Ars Conjectandi Lecture at JSM 2013

2013 marks the 300th anniversary of the publication of Jacob Bernoulli’s book, Ars Conjectandi, in 1713. In recognition of this, IMS and the Bernoulli Society are jointly sponsoring the Ars Conjectandi lecture at next year’s Joint Statistical Meetings in Montreal, Canada (August 3–8, 2013). The speaker will be IMS Fellow David Spiegelhalter, who is Winton Professor of the Public Understanding of Risk at the Statistical Laboratory, University of Cambridge, UK.

Lefkopoulou memorial lecture by Rafael Irizarry

The Department of Biostatistics, Harvard School of Public Health, has named Professor Rafael Irizarry, Department of Biostatistics at Johns Hopkins Bloomberg School of Public Health, as the 2012 Myrto Lefkopoulou Distinguished Lecturer. Professor Irizarry will present a lecture on September 13 at the Harvard School of Public Health. The lectureship was established in perpetuity in memory of Dr. Myrto Lefkopoulou, a beloved faculty member and graduate of Harvard School of Public Health. Each year the Lectureship is awarded to a promising statistician who has made contributions to either collaborative or methodologic research in the applications of statistical methods to biology or medicine and/or has shown excellence in the teaching of biostatistics.

Previous recipients are Geert Molenberghs, Mark van der Laan, Jianqing Fan, Francesca Dominici, Heping Zhang, Xihong Lin, David Dunson and Jeffrey Morris.

Nominations for next year’s lectureship are welcome and should be sent to: Myrto Lefkopoulou Lecture Committee, Department of Biostatistics, Harvard School of Public Health, 655 Huntington Avenue, Boston, MA 02115. Nominations should include a letter of nomination and a CV. The nomination deadline is March 31, 2013.


Marc Hallin receives Humboldt Award

Professor Marc Hallin of the Free University of Brussels, European Centre for Advanced Research in Economics and Statistics (ECARES) has been elected the recipient of a Humboldt Research Award. He was nominated for this award by the German scientist Prof. Holger Dette, Universität Bochum. This award is conferred in recognition of lifetime achievements in research. In addition, the awardee is invited to carry out research projects of his own choice in cooperation with specialist colleagues in Germany, to further promote international scientific cooperation. See


Bruce Lindsay Selected as Penn State’s Eberly Family Chair in Statistics

Bruce Lindsay, Willaman Professor of Statistics and head of the Department of Statistics at Penn State University, has been appointed as Holder of the Eberly Family Chair in Statistics, one of the highest honors awarded to faculty members in Penn State’s Eberly College of Science. The appointment was made in recognition of Lindsay’s national and international reputation for excellence in research and teaching.

Lindsay’s statistical research is centered around likelihood-based statistical inferences. He has published numerous papers that are viewed as fundamental innovations on important topics related to the analysis of scientific data. Lindsay has focused on statistical methods that are useful for research in other scientific disciplines; for example, he has constructed models and analyses that have been applied to biological data from genomic studies. Lindsay is recognized particularly for the methods he developed for working with mixture models, which are used when data are collected from a mixture of populations. His work in this area is recognized as a major contribution to the foundations of statistical theory. Lindsay was chosen in 1993 to deliver ten lectures as the principal speaker at a regional conference organized by the National Science Foundation Conference Board of the Mathematical Sciences; he has presented invited talks at scientific meetings around the world. He was the 2010 COPSS Fisher Lecturer.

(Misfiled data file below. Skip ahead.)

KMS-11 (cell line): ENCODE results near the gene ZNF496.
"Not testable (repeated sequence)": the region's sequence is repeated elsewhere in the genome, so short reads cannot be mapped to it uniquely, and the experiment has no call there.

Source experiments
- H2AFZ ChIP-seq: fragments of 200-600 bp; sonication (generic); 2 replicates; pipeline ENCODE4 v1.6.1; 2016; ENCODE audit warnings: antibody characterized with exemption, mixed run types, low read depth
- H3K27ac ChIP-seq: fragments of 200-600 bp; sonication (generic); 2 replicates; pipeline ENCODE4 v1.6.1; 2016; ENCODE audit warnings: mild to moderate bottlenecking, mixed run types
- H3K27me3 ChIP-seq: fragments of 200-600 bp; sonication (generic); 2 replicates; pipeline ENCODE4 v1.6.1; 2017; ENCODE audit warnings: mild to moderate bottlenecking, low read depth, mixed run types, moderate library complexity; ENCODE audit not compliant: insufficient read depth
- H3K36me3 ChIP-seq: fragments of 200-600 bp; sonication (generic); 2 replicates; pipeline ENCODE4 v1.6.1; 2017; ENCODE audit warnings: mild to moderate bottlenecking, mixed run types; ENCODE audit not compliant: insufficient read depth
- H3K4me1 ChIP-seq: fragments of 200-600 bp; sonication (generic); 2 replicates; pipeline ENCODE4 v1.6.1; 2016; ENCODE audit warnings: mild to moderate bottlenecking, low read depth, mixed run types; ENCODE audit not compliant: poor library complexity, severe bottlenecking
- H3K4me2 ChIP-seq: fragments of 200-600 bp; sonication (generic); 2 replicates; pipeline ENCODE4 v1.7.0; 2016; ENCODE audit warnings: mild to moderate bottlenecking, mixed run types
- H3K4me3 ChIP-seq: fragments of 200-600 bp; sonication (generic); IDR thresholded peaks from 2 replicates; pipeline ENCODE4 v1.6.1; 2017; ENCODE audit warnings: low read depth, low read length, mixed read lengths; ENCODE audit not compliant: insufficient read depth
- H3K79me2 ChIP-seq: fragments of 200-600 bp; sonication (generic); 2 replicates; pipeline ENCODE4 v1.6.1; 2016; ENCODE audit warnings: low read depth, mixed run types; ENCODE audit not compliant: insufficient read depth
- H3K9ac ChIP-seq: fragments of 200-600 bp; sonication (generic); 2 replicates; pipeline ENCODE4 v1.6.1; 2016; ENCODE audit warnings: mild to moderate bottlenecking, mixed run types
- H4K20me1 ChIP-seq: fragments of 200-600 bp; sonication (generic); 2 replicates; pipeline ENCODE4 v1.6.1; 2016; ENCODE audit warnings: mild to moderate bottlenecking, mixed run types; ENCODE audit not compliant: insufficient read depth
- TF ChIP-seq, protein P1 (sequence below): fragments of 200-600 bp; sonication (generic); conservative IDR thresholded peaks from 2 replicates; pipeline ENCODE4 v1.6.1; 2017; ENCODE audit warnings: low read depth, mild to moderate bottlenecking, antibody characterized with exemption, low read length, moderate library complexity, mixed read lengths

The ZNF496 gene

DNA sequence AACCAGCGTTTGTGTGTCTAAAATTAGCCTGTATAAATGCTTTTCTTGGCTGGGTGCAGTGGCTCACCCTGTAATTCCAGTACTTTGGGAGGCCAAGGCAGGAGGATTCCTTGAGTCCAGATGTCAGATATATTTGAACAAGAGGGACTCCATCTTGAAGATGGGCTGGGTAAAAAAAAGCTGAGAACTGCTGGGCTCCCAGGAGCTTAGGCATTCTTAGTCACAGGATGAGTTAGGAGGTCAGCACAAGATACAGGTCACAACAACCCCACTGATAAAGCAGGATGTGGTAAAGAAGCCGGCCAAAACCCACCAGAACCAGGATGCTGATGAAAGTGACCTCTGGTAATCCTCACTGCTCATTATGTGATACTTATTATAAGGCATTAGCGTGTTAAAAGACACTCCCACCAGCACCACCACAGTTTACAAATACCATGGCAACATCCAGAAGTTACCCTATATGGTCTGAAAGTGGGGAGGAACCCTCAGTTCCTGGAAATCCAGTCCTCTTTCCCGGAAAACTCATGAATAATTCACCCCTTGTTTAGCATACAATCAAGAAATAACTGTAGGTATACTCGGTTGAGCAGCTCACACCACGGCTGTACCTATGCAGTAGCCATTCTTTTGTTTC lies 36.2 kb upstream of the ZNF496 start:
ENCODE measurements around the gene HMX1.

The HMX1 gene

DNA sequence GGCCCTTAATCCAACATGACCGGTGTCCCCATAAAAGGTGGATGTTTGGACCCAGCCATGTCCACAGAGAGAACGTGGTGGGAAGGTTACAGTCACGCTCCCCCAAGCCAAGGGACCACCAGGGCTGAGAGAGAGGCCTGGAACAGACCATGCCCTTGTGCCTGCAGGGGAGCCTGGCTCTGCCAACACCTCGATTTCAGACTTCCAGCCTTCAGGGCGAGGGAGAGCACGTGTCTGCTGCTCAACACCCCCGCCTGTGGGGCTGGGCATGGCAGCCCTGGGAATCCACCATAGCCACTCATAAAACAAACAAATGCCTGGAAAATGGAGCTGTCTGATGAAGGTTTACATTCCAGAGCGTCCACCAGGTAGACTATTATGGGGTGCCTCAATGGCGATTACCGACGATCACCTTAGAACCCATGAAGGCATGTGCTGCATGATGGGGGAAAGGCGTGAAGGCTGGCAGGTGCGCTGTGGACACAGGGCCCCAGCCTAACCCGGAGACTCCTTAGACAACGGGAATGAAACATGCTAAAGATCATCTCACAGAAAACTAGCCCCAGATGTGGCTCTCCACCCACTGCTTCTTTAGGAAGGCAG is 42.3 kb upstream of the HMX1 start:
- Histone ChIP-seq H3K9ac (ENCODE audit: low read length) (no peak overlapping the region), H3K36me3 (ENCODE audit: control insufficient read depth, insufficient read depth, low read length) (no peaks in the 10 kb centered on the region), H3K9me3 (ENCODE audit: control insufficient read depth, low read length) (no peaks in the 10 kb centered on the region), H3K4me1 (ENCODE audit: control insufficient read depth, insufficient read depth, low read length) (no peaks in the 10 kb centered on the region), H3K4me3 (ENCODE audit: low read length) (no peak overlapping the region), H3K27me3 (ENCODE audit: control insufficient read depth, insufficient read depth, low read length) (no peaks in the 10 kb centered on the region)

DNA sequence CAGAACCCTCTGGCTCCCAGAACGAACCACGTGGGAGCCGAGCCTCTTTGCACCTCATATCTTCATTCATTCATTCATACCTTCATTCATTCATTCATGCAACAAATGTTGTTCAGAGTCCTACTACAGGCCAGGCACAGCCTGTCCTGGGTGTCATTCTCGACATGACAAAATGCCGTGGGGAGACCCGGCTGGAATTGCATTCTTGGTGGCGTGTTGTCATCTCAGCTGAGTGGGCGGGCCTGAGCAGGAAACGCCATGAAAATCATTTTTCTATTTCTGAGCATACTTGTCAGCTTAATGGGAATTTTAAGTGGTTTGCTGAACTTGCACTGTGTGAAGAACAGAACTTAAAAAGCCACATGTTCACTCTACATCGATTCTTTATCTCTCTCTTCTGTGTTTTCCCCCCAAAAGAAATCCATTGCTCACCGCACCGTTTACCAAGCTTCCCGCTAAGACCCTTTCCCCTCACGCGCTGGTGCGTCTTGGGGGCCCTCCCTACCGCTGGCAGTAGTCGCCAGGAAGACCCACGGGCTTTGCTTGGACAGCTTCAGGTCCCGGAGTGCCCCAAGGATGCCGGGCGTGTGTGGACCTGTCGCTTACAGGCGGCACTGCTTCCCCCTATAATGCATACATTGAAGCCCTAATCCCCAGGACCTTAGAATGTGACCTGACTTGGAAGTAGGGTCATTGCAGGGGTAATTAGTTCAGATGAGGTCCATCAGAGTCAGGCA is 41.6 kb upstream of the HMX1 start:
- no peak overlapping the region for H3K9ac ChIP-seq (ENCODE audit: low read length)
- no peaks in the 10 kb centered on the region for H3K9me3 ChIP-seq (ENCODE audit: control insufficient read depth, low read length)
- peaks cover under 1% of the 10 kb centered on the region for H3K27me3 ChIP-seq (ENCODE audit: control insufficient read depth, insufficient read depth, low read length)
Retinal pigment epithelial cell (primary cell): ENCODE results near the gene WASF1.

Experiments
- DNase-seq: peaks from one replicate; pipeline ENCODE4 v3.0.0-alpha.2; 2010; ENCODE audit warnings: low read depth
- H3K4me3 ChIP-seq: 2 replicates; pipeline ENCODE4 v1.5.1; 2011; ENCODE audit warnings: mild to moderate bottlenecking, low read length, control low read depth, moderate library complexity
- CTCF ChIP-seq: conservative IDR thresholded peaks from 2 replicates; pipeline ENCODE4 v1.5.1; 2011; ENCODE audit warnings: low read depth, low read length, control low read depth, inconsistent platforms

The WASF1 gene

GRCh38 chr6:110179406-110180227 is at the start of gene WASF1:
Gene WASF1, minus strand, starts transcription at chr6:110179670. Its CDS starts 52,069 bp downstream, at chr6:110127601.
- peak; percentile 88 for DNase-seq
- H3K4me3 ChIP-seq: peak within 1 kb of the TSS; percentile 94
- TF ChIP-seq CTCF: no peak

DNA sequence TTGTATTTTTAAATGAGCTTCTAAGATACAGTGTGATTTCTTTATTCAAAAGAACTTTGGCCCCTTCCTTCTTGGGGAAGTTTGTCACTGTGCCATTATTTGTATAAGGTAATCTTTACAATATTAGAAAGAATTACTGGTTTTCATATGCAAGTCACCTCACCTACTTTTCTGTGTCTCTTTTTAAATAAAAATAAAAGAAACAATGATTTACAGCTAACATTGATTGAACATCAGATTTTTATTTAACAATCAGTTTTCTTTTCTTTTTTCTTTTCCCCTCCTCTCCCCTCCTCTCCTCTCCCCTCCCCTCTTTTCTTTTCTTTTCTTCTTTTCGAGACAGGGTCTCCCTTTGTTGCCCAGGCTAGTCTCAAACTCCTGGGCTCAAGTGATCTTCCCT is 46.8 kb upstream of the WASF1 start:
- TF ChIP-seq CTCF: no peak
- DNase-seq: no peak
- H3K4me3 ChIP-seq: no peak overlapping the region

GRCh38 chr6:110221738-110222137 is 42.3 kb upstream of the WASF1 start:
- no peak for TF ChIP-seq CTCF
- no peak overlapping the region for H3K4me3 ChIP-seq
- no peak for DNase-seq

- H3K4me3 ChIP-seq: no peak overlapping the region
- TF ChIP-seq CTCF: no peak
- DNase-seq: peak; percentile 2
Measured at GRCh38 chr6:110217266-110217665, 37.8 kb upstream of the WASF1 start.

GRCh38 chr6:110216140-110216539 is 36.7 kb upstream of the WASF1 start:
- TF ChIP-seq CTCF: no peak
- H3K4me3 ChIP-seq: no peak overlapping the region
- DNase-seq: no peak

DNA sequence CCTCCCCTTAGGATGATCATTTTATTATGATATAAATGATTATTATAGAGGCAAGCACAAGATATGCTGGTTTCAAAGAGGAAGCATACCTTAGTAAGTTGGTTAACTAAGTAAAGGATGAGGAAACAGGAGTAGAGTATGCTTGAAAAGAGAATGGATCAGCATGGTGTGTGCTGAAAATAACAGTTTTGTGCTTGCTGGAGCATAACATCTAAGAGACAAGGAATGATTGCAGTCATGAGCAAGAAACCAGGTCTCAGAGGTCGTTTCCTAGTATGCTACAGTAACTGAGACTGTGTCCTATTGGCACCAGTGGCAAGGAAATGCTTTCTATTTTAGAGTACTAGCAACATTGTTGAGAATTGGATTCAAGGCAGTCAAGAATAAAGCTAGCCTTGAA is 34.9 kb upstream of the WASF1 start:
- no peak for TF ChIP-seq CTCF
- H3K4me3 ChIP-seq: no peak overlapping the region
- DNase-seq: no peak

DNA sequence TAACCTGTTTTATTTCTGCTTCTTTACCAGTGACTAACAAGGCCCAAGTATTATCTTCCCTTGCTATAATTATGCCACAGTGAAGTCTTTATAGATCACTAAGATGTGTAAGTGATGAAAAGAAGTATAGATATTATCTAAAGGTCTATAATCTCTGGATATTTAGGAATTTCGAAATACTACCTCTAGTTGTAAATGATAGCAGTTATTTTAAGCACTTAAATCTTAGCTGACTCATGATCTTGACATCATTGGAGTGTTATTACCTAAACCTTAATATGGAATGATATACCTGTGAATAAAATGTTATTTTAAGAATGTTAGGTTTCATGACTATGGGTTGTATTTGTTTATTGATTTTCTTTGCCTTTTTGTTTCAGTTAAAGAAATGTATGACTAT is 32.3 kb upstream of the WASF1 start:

Lindsay has supervised 30 PhD degree recipients during his time at Penn State. Highly regarded for his skills as a mentor, Lindsay said his students are one of his main sources of inspiration for the development of new scientific ideas. In recognition of his outstanding support of students doing research, Lindsay, was honored in 1998 by the Penn State chapter of the scientific research society, Sigma Xi.

Among the many honors he has received for his research work, Lindsay is a co-winner of the 1997 Snedecor Award given by the Council of Presidents of Statistical Societies for the best paper in biometrics published during 1995 and 1996. In 1996, he earned a Guggenheim Fellowship and, in 1990, he was honored with a Humboldt Senior Scientist Research Award. He was named a Fellow of the IMS in 1987 and of the ASA in 1998.

Lindsay received a bachelor’s degree in mathematics from the University of Oregon in 1969. At the beginning of his graduate education, Lindsay did graduate studies in mathematics at Yale University. He interrupted his graduate studies to serve in the US Coast Guard for four years during the Vietnam War. He subsequently earned a doctoral degree in biomathematics in 1978 at the University of Washington. During the next academic year, he was funded by an NSF-NATO postdoctoral fellowship to study at the Imperial College of London with his advisor, Sir David Cox.